Some COVID lockdown rules will be eased in Victoria next Sunday, but the changes will “not be as big as hoped”, Daniel Andrews has warned, with the five-per-day case threshold now out of reach.
“Who knows?” chief health officer Brett Sutton said, when asked if Victoria would ever get to that average case number.
Strong new rules to keep a tighter cap on the “stubborn tail” of cases could see people forced to quarantine for an extra 10 days, if they refuse to get tested according to a new schedule.
Victoria recorded 12 new cases of COVID-19 and one death on Sunday. It means the metropolitan 14-day rolling average figure is now at 9.4. With just seven days until the October 18 deadline to get to five cases per day, it’s now mathematically impossible to get there.
On Sunday, Premier Andrews said a new rule for ‘close contacts’ of confirmed COVID cases would be enforced from midnight. For people obligated to quarantine for 14 days due to their contact with a case, they will now be asked to get a COVID test at day 11 – it will not be “mandatory”, the Premier stressed, but that if a person refuses, they will be forced to quarantine for an extra 10 days.
That’s 24 days in total.
“This is just an abundance of caution to make sure that we’ve got the most complete data,” Mr Andrews said.
“This is just double checking, triple checking that you haven’t, in fact, still got the virus.”
Health minister Martin Foley said it was about giving health officials every bit of information possible.
“What we want to make sure, as we deal with the stubborn tail of the second wave, is that we give our public health teams the one percenters they need to drive this infection rate away,” he said.
Mr Andrews said he had also authorised the extension of the state of emergency and the state of disaster in Victoria to 11.59pm on November 8.
Changes will be ‘significant’
A fortnight after he said the state was ahead of schedule to ease restrictions, Premier Andrews warned the next step would not be as big as hoped.
Yesterday there were 12 new cases & the loss of one life reported. The 14 day rolling average is down slightly and cases with unknown source remain stable in Metro Melbourne. More data will be available later today. Info: https://t.co/eTputEZdhs#COVID19Vic #COVID19VicData pic.twitter.com/64CTaju3WX
— VicGovDHHS (@VicGovDHHS) October 10, 2020
He suggested restrictions would likely be eased in a series of small steps, starting from October 19, rather than introducing the full suite of third step measures outlined in the state’s roadmap.
“Because of the hard work and the absolute determination of particularly Melburnians, but all Victorians, there will be steps that will be able to be taken next Sunday,” Mr Andrews said at his daily press conference on Sunday.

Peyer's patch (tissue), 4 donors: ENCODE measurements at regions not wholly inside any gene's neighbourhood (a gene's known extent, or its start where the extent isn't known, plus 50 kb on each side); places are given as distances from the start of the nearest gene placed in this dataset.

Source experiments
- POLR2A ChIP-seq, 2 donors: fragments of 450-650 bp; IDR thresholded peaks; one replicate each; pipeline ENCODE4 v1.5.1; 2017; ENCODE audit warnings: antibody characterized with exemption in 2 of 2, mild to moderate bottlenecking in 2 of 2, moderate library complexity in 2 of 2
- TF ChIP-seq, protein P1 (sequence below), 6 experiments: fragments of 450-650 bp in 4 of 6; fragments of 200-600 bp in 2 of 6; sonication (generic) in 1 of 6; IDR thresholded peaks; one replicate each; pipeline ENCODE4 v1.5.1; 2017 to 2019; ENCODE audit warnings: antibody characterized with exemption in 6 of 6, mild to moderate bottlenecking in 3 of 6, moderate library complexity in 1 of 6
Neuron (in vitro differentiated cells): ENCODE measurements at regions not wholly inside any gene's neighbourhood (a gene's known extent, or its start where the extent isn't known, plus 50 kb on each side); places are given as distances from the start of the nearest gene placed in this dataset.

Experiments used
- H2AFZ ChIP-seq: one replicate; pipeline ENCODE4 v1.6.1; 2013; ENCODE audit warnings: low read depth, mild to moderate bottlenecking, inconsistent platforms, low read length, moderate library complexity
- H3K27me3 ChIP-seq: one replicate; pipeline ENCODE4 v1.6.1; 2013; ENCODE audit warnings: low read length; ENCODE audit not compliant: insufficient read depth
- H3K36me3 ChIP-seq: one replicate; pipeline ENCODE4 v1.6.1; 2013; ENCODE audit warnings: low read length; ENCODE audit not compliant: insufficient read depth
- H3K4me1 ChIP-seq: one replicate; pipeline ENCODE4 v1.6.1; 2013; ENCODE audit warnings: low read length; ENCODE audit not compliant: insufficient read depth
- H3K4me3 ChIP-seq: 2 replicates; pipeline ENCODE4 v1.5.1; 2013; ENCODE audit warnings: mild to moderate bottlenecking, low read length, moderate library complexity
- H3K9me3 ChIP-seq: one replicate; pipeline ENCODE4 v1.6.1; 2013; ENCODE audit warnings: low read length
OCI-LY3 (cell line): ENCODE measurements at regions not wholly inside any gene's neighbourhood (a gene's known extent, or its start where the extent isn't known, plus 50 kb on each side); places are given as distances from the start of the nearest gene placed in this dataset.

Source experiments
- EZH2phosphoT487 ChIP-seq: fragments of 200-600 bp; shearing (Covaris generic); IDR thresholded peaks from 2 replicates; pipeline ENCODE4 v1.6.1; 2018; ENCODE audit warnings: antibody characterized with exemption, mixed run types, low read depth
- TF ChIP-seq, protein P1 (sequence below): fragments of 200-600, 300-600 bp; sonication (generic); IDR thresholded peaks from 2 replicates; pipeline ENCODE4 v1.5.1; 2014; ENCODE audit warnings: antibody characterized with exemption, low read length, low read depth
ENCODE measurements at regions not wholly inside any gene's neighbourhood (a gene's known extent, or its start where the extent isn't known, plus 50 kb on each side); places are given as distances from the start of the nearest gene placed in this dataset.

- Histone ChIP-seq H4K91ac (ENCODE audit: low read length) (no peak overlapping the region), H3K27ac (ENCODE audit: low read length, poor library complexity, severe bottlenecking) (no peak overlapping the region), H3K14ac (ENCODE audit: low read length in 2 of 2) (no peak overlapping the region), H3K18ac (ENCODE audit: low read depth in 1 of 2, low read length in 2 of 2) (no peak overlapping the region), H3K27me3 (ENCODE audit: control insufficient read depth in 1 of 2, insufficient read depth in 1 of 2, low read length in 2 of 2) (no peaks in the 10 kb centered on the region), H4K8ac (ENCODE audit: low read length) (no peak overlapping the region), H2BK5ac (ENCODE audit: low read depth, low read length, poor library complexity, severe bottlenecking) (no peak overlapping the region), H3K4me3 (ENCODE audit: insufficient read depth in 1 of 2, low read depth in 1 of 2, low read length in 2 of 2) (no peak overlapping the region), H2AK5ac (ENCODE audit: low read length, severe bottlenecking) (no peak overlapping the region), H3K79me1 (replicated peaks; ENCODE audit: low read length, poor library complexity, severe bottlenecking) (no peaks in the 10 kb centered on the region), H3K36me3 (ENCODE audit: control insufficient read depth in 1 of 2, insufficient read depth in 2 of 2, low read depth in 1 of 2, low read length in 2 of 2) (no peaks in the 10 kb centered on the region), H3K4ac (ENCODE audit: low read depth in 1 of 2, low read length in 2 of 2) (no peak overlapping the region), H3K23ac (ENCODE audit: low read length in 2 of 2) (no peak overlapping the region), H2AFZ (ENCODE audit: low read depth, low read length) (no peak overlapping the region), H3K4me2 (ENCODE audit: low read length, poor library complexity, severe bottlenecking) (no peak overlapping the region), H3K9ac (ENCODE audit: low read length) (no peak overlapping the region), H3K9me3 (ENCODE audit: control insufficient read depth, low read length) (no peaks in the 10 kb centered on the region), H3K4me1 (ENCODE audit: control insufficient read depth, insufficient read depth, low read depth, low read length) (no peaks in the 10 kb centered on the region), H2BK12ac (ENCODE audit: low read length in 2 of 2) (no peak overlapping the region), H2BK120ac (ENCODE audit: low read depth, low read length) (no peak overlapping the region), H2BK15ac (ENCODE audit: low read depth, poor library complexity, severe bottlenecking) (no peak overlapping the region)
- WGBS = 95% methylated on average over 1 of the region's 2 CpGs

“They will not be as big steps as we hoped but they will be significant, and they will allow us to move more freely. They will allow us to connect more easily with those that we love the most. Those that we miss the most.”
He said the exact list of changes was still being worked out, but said outdoor activities and group sizes for people gathering outside were among those being considered.
The targets for the third step in Melbourne had been a rolling 14-day case average of five or lower, and a total maximum number of five “mystery” cases over a fortnight.
Sunday is the first time in four days a death with COVID-19 has been recorded.
The city’s fortnightly average of daily cases has fallen from 9.4 to 9.3, while in regional Victoria it remains the same at 0.4.
The number of cases in Melbourne with an unknown source over a two-week period remains at 10.
Asked whether Victoria would ever get to an average of five cases per day, Professor Sutton replied “who knows?”
“No-one’s been to this point with a second wave anywhere in the world. We are treading new ground,” he said.
“So I won’t say in absolute terms what the possibilities are. We can’t discount that it might be extraordinarily difficult to drive down to zero but I think it’s possible.”
Outbreaks linked to Chadstone Shopping Centre, Box Hill Hospital and the town of Kilmore, north of Melbourne, have driven case numbers higher.
But on Saturday, only six of the 14 new cases were immediately linked to known outbreaks, with the rest under investigation.
Regional Victoria is currently living under the third step of the roadmap, and has its next steps tied to statewide case numbers.
Mr Andrews has suggested minor changes could be made to regional settings if case numbers remain high in Melbourne.